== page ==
(c) meche kroop

Wednesday, December 16, 2015


Faustine de Mones, Jiin Jung, Dorothy Gal, and Brianna Han
Last night at Mannes School of Music we heard An Evening of French Music, performed by Voice Major and Collaborative Piano Students. We are familiar with evenings coached by Christina Stanescu who directs the Collaborative Piano Department at Mannes. The performances are always topnotch. The recital began with a singing of "La Marseillaise"!

Soprano Faustine de Mones is a native speaker of French while soprano Dorothy Gal is not. A native speaker of French might have been able to tell the difference; we could not. We have been listening to Ms. Gal for some time since she has studied at Glenn Morton's French immersion program L'Art du Chant Francais. She just keeps getting better and better.

She sang Debussy's "Beau Soir" with fine diction and lovely phrasing; the warmth of her instrument lent a special flavor to the text. She continued with Duparc's "Chanson Triste" during which we noticed the fine arpeggios of collaborative pianist Brianna Han who has a light touch on the keys, just right for delicate French chansons.

Moving from chanson to aria, the pair performed "Allons, il le faut...Adieu, notre petite table" from Massenet's Manon, an aria filled with regret and misgivings.  No misgivings about the performance however!  Quite lovely, especially when Ms. Gal's singing became more expansive. Additionally, the aria offered her the opportunity to express the feelings by means of dynamic variation.

While Ms. Gal is a rather self-contained artist, Ms. de Mones is quite expressive. She opened with Trois poèmes de Louise de Vilmorin, set by Poulenc. The text is a bit more obscure but we enjoyed the suggestive conclusion of "Le garçon de Liège". Ms. de Mones also chose an aria from Manon--"Je suis encore tout étourdie" from Act I.  In this aria, Manon is still an innocent girl on her way to the convent and our singer succeeded in conveying the excitement of her first trip. This young lady has a lively personality and a winning onstage presence. Jiin Jung was her fine piano partner.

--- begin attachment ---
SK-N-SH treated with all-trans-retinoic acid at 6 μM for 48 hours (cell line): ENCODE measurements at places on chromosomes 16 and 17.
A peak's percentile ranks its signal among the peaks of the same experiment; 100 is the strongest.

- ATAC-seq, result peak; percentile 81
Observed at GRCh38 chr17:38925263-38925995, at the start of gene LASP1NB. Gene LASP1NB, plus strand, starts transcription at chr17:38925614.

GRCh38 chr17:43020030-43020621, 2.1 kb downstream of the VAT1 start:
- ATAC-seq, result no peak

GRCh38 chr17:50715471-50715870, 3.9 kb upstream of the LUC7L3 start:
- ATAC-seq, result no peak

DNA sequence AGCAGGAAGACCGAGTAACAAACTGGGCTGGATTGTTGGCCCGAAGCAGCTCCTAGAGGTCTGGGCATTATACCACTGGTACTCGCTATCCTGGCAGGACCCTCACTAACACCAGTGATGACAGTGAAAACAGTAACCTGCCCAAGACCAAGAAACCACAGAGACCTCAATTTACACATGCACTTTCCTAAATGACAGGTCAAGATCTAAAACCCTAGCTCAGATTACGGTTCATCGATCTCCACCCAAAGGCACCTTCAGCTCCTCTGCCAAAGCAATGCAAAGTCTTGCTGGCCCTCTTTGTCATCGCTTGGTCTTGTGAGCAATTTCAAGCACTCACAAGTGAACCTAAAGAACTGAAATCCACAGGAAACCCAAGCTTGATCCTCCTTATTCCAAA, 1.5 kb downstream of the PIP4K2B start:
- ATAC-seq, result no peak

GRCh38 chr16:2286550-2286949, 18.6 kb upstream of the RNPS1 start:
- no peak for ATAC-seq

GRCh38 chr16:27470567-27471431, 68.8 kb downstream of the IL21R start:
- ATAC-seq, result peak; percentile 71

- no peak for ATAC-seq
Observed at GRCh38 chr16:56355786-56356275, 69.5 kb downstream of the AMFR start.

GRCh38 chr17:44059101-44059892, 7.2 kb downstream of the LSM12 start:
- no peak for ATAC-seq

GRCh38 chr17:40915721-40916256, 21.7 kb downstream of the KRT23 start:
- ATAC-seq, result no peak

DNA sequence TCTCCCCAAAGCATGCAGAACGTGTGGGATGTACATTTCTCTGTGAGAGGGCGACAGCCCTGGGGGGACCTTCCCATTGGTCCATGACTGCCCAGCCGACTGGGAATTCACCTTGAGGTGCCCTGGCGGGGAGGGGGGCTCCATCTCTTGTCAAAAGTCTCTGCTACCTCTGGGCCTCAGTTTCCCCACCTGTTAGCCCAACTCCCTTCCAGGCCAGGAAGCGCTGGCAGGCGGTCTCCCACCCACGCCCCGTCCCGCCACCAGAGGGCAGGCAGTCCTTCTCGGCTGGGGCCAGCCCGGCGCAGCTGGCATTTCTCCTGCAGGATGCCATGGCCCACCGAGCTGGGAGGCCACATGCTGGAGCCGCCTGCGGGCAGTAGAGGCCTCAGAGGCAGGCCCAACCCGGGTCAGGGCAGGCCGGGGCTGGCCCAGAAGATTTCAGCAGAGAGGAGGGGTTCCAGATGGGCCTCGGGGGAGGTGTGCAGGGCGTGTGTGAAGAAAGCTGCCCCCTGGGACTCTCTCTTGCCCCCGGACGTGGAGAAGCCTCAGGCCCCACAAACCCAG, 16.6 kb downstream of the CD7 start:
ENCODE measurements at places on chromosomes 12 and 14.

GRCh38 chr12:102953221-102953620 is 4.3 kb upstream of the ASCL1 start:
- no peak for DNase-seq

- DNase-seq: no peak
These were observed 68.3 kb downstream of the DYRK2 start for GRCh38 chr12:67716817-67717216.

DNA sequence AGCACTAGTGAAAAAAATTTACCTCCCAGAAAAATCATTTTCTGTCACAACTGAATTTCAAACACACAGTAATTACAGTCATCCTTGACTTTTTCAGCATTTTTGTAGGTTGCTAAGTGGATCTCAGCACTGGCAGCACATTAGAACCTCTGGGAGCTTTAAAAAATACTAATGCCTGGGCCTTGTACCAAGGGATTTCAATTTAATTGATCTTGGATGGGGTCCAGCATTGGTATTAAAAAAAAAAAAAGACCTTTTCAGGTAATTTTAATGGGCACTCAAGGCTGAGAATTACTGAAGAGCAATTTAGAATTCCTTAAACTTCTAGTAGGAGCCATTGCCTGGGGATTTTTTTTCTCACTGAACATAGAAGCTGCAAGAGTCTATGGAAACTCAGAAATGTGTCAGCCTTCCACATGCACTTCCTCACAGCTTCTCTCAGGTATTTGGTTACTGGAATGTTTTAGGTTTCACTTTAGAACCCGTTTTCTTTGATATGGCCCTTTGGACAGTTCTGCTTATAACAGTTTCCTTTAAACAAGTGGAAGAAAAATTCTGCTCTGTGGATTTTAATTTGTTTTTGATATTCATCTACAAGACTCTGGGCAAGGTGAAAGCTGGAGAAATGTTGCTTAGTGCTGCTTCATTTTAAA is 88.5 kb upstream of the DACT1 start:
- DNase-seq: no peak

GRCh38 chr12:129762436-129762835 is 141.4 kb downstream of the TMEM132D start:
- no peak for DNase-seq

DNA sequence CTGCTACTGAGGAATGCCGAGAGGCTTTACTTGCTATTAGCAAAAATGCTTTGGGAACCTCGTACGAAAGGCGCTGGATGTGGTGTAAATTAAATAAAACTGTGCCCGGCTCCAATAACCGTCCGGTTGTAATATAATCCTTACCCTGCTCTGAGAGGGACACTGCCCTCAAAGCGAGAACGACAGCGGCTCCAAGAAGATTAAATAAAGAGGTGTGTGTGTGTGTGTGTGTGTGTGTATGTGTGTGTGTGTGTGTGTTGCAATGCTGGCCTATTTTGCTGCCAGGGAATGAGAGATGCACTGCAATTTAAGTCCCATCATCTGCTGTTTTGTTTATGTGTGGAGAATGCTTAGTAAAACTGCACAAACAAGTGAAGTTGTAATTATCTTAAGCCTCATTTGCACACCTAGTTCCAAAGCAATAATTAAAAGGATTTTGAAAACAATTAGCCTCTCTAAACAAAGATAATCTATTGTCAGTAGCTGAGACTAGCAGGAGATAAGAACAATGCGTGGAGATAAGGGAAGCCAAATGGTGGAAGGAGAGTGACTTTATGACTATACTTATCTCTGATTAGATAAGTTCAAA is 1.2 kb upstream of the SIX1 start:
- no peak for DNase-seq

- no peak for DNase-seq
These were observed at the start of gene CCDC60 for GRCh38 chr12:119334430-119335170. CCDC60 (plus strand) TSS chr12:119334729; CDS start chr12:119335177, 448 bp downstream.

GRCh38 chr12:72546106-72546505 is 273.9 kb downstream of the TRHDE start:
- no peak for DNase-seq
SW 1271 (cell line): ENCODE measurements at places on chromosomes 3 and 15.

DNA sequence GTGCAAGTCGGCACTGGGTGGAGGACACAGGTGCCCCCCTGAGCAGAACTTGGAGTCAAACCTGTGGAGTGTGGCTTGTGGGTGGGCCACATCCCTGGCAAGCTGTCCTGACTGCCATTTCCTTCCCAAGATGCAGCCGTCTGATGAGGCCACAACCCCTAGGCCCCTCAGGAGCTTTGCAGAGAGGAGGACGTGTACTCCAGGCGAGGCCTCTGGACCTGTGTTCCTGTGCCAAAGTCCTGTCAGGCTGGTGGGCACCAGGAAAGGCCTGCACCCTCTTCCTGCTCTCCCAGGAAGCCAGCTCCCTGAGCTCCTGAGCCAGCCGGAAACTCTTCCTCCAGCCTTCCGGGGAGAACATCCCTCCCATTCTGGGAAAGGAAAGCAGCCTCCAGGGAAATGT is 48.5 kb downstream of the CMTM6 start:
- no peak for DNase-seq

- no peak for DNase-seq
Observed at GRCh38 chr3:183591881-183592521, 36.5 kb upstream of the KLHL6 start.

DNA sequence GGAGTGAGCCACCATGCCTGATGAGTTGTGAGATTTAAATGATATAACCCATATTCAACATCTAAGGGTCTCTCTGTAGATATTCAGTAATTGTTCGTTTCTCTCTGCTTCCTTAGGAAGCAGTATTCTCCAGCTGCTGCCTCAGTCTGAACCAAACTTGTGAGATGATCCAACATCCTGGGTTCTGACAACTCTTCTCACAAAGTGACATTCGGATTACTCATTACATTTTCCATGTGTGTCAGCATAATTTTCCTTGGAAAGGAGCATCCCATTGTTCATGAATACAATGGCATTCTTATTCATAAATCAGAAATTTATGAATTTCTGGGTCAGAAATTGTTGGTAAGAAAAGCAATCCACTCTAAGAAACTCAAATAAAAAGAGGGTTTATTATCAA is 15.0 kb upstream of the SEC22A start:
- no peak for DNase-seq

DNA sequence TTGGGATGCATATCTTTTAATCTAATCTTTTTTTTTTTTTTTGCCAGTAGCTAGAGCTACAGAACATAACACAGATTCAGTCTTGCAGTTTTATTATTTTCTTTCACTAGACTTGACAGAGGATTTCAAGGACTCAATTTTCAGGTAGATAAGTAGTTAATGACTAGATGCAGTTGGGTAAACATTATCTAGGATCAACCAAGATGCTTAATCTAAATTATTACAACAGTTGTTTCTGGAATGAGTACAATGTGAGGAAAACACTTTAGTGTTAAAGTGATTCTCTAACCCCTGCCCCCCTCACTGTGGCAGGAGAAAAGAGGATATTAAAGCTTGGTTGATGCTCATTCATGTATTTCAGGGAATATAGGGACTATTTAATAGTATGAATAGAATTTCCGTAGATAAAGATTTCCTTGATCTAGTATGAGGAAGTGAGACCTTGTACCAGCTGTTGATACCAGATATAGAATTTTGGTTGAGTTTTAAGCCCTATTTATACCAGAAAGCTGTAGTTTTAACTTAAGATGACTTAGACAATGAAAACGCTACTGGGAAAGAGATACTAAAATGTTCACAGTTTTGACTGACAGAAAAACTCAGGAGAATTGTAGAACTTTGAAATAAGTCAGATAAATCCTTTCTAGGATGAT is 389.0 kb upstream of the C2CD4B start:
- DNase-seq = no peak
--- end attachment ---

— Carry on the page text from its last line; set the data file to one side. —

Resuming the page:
Tenor John Ramseyer (who left before the group photo) has a fine vibrato that lends an interesting texture to his voice. He kept up the long delicate line of Duparc's Phidylé right until the climax on "ton meilleur baiser"when he opened up his voice. We further enjoyed "Adieu, Mignon" from Ambroise Thomas' Mignon, an opera based on Goethe's Wilhelm Meister's Lehrjahre, which also inspired settings by Beethoven, Schubert, Schumann, Liszt, and Wolf. Mr. Ramseyer conveyed the sensitivity of a tender farewell.

And what was the special treat we alluded to in the title? The famous Thomas Grubb, educator, coach, collaborative pianist, and author of Singing in French: a Manual of French Diction and French Vocal Repertoire, performed L'histoire de Babar le petit elephant; he gave a dramatic reading of the text by Jean de Brunhoff, punctuated and enhanced by Poulenc's piano interludes. If we want to talk about impeccable French, this was it. His delivery was spellbinding.

We didn't always see the connection between the text and the music but definitely preferred the more lyrical interludes when Babar rode on his mother's back, when he was adopted by the old lady, when he remembered his mother, when he hosted his cousins, and when he bid farewell to the old lady. We also liked the dance music for his wedding and the peaceful music at the end when night fell.